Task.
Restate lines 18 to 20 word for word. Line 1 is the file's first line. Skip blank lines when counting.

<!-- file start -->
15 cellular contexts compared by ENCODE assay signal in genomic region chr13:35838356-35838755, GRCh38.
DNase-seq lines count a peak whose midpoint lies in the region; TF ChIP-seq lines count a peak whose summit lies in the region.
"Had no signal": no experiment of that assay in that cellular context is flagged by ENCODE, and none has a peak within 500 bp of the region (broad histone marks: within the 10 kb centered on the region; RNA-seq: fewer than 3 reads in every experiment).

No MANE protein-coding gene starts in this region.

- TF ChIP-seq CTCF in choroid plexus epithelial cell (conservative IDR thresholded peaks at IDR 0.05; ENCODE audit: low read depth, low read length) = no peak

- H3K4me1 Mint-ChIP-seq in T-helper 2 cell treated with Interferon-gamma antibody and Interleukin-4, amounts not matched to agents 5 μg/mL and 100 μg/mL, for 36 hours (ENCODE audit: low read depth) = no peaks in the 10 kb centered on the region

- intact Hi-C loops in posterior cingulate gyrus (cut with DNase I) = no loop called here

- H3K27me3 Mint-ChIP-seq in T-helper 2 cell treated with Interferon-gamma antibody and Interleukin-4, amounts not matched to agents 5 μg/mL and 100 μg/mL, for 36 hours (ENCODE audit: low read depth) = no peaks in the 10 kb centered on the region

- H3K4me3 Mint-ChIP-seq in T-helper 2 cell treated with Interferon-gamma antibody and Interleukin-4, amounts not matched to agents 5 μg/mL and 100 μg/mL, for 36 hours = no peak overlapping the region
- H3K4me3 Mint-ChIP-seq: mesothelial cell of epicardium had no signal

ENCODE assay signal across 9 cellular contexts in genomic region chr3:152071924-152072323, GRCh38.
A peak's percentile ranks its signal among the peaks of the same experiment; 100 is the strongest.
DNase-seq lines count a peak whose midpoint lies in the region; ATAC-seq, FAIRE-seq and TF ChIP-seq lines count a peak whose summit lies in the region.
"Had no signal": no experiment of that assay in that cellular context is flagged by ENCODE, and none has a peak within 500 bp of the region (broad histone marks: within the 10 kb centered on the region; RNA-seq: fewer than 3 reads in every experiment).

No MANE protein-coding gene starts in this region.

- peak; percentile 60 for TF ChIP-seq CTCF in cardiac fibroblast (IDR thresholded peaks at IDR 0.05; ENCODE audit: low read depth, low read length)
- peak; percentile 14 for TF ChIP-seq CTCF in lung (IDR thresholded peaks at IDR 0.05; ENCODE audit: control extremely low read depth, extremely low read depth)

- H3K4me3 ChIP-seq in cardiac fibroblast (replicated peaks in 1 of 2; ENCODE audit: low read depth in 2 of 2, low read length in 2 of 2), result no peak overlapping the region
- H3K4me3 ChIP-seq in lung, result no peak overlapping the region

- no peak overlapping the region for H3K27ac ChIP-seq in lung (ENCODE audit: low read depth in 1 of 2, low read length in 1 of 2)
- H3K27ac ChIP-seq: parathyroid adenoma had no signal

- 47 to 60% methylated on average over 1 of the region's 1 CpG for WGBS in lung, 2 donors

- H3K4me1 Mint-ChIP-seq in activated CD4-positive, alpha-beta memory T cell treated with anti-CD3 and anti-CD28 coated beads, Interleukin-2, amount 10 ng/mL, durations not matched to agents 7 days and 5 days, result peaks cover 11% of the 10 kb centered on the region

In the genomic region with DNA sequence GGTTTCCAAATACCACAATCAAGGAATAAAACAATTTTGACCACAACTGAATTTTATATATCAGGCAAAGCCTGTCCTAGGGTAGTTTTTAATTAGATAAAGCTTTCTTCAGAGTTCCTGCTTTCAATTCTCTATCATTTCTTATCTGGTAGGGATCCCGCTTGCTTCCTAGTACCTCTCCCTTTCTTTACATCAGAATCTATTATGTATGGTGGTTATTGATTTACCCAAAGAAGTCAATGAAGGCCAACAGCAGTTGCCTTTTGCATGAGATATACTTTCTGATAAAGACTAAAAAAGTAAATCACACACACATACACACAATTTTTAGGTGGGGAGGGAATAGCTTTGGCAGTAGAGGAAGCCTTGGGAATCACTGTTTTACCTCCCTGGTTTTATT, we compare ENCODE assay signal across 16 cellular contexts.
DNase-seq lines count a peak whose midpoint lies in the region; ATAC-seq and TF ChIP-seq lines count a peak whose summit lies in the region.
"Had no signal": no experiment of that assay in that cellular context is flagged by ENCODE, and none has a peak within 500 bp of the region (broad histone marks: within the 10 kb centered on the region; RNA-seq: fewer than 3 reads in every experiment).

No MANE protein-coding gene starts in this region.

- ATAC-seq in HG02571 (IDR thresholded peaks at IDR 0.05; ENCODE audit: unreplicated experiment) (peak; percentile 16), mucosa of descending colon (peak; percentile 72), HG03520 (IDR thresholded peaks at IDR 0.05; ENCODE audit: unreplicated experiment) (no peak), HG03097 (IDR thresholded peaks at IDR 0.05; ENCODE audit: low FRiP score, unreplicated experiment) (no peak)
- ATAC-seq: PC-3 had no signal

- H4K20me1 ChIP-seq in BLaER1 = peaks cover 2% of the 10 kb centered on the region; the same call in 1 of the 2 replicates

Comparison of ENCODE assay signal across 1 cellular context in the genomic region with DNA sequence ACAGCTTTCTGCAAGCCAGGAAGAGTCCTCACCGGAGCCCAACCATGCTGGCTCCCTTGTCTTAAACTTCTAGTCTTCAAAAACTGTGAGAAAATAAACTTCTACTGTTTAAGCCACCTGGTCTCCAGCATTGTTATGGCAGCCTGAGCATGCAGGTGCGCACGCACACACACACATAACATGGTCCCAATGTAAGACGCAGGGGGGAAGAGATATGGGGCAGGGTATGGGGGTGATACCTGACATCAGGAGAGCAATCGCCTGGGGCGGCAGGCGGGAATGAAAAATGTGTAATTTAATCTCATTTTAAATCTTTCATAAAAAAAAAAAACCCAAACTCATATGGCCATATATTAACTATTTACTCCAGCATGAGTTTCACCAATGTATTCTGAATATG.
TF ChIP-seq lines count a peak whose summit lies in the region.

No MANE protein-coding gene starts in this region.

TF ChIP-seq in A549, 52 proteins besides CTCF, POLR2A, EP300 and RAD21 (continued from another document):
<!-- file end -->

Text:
- H3K4me3 ChIP-seq in cardiac fibroblast (replicated peaks in 1 of 2; ENCODE audit: low read depth in 2 of 2, low read length in 2 of 2), result no peak overlapping the region
- H3K4me3 ChIP-seq in lung, result no peak overlapping the region

- no peak overlapping the region for H3K27ac ChIP-seq in lung (ENCODE audit: low read depth in 1 of 2, low read length in 1 of 2)